If you’ve ever known the pain of not reaching 11 likes on Instagram, or realising that you weren’t invited to that party on Snapchat, you’ll understand how social media can sometimes determine our emotional status, even if it’s for a short while. But how much do our newsfeeds really affect our state of mind and is it becoming a problem?

In a recent study by the Australian Psychological Society researchers found that 18-35 year olds were the age group most affected by social media and the idea of FOMO (the fear of missing out), which in turn can lead to raised stress levels.

Social researcher Mark McCrindle explains why this is the case, saying “social media has become an addictive medium, and we are getting compulsive about our use of it. We view it in our pocket [on our phones] and the constant notifications mean that it becomes intrusive in our lives, interrupting the natural cycles of the day.”

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And this constant barrage of messages, images and news is growing, with Facebook (as of February this year) now reaching 15 million Australians. That’s 62.5% of our population. So as social media’s reach expands, understanding how its use affects our emotions is increasingly important. But how can you tell if the positive benefits outweigh the negative?

“You may notice that your mood decreases after you go online,” explains clinical psychologist Gemma Cribb. “You may become anxious about what you post and how it 'looks', becoming obsessive about checking [your phone]. You may find that you can't relax or pay attention to other things if your phone is around, and you may start to put managing your online profiles ahead of planning your real social life.”

For some people, the pressure of their digital social life is too much and the only option they see is giving up social media altogether. “Facebook changed,” says mother of two, Nancy, 36. “It has become a means to show the world how fabulous we all ‘apparently’ are. Initially I felt a little like I was missing out when I deleted my account. I wondered if there would be events that I just didn't get the invite for, or friends that I would just never speak with again. But after two weeks I just moved on. The connection I have with my actual friends is still strong.”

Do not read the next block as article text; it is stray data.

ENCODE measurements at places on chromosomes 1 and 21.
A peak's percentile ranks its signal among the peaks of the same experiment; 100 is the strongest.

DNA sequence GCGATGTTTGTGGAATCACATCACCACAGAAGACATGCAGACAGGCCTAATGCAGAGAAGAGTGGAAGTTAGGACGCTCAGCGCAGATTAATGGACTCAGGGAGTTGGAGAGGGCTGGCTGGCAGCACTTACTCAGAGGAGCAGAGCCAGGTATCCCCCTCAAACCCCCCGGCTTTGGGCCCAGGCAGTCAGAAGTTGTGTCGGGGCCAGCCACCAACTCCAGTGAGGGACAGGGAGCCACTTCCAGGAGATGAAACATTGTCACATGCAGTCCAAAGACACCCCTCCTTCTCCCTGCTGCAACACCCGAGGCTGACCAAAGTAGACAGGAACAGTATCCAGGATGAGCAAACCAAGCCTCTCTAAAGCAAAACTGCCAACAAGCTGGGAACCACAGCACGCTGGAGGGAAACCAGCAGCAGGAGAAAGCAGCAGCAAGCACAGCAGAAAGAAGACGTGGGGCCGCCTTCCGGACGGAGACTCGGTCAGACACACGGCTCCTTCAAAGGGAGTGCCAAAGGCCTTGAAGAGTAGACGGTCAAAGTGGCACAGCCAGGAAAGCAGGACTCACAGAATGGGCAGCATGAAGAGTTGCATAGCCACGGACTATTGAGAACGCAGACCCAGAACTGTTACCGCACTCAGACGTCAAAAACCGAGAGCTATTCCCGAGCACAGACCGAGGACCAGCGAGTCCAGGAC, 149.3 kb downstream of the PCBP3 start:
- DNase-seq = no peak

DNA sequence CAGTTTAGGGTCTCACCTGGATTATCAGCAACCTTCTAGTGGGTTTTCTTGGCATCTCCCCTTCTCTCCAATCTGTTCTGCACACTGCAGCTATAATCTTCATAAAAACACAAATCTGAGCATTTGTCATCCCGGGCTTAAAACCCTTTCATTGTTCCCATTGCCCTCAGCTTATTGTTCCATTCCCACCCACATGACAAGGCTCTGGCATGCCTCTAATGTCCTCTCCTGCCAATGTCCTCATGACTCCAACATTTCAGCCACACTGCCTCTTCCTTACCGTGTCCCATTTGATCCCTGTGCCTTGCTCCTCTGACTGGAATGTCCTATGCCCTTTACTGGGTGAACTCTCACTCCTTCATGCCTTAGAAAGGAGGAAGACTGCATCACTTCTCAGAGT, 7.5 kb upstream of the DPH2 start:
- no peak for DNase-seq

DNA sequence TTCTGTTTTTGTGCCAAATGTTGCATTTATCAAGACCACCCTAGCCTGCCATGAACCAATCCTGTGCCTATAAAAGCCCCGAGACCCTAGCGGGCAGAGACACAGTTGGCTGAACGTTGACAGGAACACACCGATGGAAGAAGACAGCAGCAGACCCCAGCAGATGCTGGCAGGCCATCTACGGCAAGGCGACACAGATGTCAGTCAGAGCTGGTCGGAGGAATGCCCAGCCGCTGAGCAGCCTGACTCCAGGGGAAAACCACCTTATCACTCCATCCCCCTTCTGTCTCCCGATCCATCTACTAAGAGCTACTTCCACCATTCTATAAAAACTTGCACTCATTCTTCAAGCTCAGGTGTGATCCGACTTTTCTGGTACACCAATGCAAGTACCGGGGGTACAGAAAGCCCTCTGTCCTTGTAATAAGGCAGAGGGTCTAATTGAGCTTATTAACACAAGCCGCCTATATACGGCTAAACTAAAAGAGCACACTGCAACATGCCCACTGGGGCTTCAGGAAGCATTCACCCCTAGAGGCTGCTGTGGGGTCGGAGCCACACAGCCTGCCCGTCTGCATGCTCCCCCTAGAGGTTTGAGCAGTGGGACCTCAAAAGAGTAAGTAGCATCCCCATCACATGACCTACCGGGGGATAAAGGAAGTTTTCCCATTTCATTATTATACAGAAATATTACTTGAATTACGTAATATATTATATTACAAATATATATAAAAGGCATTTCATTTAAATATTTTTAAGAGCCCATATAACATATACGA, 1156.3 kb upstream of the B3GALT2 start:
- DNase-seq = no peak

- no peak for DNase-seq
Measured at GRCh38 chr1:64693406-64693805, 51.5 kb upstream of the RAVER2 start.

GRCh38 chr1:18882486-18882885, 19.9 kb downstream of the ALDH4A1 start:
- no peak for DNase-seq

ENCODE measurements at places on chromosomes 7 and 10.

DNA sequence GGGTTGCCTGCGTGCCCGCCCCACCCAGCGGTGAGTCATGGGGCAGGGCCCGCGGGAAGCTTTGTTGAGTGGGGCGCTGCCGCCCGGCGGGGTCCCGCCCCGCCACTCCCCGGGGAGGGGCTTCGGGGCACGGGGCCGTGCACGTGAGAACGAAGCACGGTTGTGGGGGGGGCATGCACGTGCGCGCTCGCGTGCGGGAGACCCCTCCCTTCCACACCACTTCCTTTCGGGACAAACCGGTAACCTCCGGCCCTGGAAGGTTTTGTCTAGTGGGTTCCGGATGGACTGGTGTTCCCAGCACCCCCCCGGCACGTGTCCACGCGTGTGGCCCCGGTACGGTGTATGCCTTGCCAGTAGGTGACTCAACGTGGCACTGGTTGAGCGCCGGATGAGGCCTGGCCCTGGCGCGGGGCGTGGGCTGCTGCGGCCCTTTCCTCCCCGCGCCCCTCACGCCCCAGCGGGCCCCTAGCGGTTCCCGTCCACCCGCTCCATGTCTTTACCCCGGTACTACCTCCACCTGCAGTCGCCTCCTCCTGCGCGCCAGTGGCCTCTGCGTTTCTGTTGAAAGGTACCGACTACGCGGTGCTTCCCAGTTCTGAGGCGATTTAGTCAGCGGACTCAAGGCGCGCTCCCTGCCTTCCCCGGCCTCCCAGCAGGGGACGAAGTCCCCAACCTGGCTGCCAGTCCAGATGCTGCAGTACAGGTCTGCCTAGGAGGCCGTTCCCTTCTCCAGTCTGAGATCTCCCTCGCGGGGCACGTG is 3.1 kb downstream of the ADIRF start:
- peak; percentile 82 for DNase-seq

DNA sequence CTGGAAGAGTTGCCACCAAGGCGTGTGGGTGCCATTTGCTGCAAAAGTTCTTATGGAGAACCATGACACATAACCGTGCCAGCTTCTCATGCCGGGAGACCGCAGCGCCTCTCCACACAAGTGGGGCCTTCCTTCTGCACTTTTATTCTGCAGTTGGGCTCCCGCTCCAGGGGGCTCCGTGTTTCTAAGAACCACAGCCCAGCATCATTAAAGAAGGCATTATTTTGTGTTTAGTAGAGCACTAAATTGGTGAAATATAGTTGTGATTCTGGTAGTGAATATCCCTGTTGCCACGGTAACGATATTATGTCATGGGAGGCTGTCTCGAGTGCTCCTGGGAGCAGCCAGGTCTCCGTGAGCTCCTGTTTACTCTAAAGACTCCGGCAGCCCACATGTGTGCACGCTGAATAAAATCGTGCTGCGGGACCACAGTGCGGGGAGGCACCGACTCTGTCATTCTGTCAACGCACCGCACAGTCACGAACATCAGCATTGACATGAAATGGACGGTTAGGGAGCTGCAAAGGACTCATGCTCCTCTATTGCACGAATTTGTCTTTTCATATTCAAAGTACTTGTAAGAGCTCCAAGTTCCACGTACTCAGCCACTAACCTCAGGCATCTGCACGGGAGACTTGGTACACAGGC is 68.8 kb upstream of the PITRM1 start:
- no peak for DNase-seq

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However, quitting social media may seem extreme to the majority of users (and for some it’s not a possibility for work reasons), so not-surprisingly the bigger trend according to McCrindle is ‘social media fasting’ (SMF). “We haven’t seen many people regret giving up social media,’ he says. “But what we are seeing more and more of is people tuning out for a while. There are movements like screen-free Sundays, and families who log off on Friday afternoon and log back in on Monday morning. Those sorts of concepts are becoming more mainstream because people are not happy with the kind of social media saturation that we experience on a daily basis."


Interest in ‘social media fasting’ has also lead to a rise in tech-free holidays, such as yoga retreats with no-phone policies, and fitness-based travel with an emphasis on being outside (and screen-free). At the same time, research shows that social media users are gravitating away from traditional platforms in search of like-minded online and offline communities. These kinds of support networks tend to offer more positive feedback – and potentially less stress.

So while it’s incredibly difficult to say if you’d be happier without social media, one thing is for sure, its affect on our lives is far reaching. And if giving it up all together isn’t an option, perhaps experiencing some ‘social media fasting’ might just be what the doctor ordered.

In the meantime, clinical psychologist Gemma Cribb has some advice for ensuring that your newsfeed doesn’t affect you in a negative way:

1. Give yourself a limited time every day to engage in it.
2. Make sure you put your phone away so it’s harder to automatically check it when you are trying to engage in other tasks.
3. Remember that what everyone posts is an idealised version, not reality - their ‘PR’ so to speak.
4. Do not count likes or comments and do not post things solely to get likes or comments.

If you feel that social media is affecting you negatively and you need to talk to someone, contact www.beyondblue.org.au.


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